When we asked applicants to The Winners Enclosure™ what their #1 challenge was, they said marketing. They found the whole subject area confusing and overwhelming. My 1:1 coaching clients say they want marketing simplified too.
Put at its simplest, marketing is:
All the activities that contribute to building ongoing, profitable relationships with customers – both new and existing – to grow your business.”
But when you drill down to what marketing really means, it’s all about getting the right mix of products or services, pricing, promotion, branding, sales and distribution that will bring healthy sales and enough demand that you can grow your business at a comfortable rate.
Phew! I feel overwhelmed just thinking about this. So it’s no surprise that applicants to our mastermind group were struggling with their marketing.
This evening, Emma D’Arcy, Christina Jones and I are going to attempt to make marketing simple on our Blab, ‘ Marketing Simplified.’ We’re on at 9pm GMT. The link to register is HERE.
There are 100s of different ways to market your business, so it’s no wonder business owners struggle to figure out where to begin, and to separate out what works from what doesn’t.
This is a massive problem. The #1 priority of start up businesses is to hit break-even point consistently, which means bringing in healthy sales and creating enough demand. It’s essential they create the right marketing recipe for their particular business quickly. For business owners, this is often a case of reading a few books and blogs, listening to podcasts, and following some people that know what they’re doing and learning from them.
This is not the same as creating a marketing strategy aimed at driving the success of your business. This starts by asking these 3 key questions which will set you on the path to a successful marketing strategy for your business. And put you streets ahead of your competition, the majority of whom won’t do this.
- What are your key strengths and how can you build on them?
Your unique strengths form the core of your offering. The more true to your core your marketing message is, the more successful your business will be. For example if you distribute organic, local produce in your local area, as many microbusinesses do in London where I live, work out how to improve your offerings so that they are more unique and better than your competition.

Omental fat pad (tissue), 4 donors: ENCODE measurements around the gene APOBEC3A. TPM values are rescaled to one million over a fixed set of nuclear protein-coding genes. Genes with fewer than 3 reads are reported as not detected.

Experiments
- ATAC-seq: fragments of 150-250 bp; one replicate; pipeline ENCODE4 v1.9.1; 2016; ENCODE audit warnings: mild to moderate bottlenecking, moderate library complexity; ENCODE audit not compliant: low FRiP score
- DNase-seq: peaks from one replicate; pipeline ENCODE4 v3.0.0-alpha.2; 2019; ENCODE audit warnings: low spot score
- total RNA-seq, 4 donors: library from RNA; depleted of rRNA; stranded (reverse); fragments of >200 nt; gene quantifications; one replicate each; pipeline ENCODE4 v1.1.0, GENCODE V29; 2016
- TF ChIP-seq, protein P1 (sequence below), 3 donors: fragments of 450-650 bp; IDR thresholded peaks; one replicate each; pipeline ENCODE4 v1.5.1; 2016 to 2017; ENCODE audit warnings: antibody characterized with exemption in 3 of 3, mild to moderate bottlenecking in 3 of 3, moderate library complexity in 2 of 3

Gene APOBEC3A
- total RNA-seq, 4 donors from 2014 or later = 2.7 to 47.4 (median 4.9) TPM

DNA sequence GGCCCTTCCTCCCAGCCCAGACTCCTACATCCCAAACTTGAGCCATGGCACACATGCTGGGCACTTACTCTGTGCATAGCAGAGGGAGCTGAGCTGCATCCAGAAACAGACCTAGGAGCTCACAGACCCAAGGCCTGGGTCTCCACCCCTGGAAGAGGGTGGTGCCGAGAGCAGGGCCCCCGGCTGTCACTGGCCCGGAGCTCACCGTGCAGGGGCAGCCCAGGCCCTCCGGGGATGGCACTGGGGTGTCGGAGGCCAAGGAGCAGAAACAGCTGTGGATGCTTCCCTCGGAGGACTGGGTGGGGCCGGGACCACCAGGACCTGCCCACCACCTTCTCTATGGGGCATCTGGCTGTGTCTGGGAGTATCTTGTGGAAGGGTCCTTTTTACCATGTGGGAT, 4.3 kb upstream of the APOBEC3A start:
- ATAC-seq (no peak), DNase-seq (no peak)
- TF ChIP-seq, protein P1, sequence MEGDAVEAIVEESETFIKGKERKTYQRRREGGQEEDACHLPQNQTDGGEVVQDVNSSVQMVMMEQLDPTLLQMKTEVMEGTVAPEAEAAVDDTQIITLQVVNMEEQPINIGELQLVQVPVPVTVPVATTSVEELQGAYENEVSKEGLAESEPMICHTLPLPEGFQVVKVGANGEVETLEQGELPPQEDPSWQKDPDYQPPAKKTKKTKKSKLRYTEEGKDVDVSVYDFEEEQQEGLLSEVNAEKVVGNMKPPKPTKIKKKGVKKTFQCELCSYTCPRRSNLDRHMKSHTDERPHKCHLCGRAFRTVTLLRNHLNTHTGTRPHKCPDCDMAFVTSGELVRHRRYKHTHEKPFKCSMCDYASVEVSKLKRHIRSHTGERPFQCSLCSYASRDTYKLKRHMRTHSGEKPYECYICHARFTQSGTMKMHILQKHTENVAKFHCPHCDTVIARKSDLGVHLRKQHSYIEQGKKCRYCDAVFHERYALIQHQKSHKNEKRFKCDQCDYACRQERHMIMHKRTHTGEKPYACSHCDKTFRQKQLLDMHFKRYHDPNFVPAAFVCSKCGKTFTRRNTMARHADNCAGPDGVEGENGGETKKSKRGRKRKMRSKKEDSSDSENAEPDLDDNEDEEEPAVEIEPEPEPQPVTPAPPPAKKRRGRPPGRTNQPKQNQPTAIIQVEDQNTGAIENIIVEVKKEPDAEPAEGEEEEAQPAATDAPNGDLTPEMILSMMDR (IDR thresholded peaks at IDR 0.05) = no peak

For example you may not be as competitively priced as your larger competitors or have a well-known brand name, but you could remind your customers that you are the local alternative. This allows you to use a phrase like ‘Shop Locally To Support Your Community’ in all your marketing communications. Building on your local advantage can help you to overcome the weaknesses of having higher pricing and a less recognised brand.
- What are the benefits of your product or service?
A successful marketing programme communicates benefits i.e. qualities that your customers value - and not simply features. These could include convenience, ease of use, brand appeal, attractive design, local sourcing or a lower price than your competitors.
An established grocery retailer in Germany with 600 stores in the UK, Lidl firmly targets the discount sector. Its TV adverts make clear that customers are able to make substantial savings on their grocery bill by buying top quality products at the lowest possible prices. These are the benefits. But to get customers to give up brands they know and love, they have placed customer satisfaction at the heart of their values.
- Who are your target customers?
Unless you’re operating in a highly niche market (read this for tiny) the likelihood is that you’ll have several different target customers. Your job is to have a very clear understanding of your target customers. Their age, lifestyle, income level, level of education, hobbies, politics if this is relevant, and what s/he cares about in life. Ask yourself whether s/he prefers a rational, information based approach to marketing, a personality based approach, or a balanced mix of the two.
I find it helps to cut and paste pictures from magazines of 1-3 people who represent your target customer on to a board. I use this as a visual reminder to help me with my product design, content selection, advertising etc.
If you find marketing confusing and overwhelming, join me on Blab for ‘ Marketing Simplified.’ We’re kick off at 9pm GMT. The link to register is HERE.
Join the Conversation
Question: Do you find marketing confusing and overwhelming? What has helped to make marketing simple for you? You can leave a comment in the box below.
Explore Additional Resources
If you enjoyed this post, then you may also like:
Prior to becoming a business consultant and coach, I have 25 years’ experience in business, including 8 years as a former CEO. This experience is backed up by training at Cranfield School of Management, the UK’s leading business school. With experience in business planning, financial management, risk management, building strategic partnerships, product development, marketing (including PR) plus leading and developing staff teams of up to 150 people, there’s very little I haven’t had to deal with or experienced.
You can find out more about working with me HERE. Or alternatively email me on email@example.com to arrange an informal chat over coffee. There’s no hard sell. Just solid advice and a straightforward, honest assessment of whether 1:1 business coaching or business consultancy would be a good fit for your business, the results you can expect and how to get started.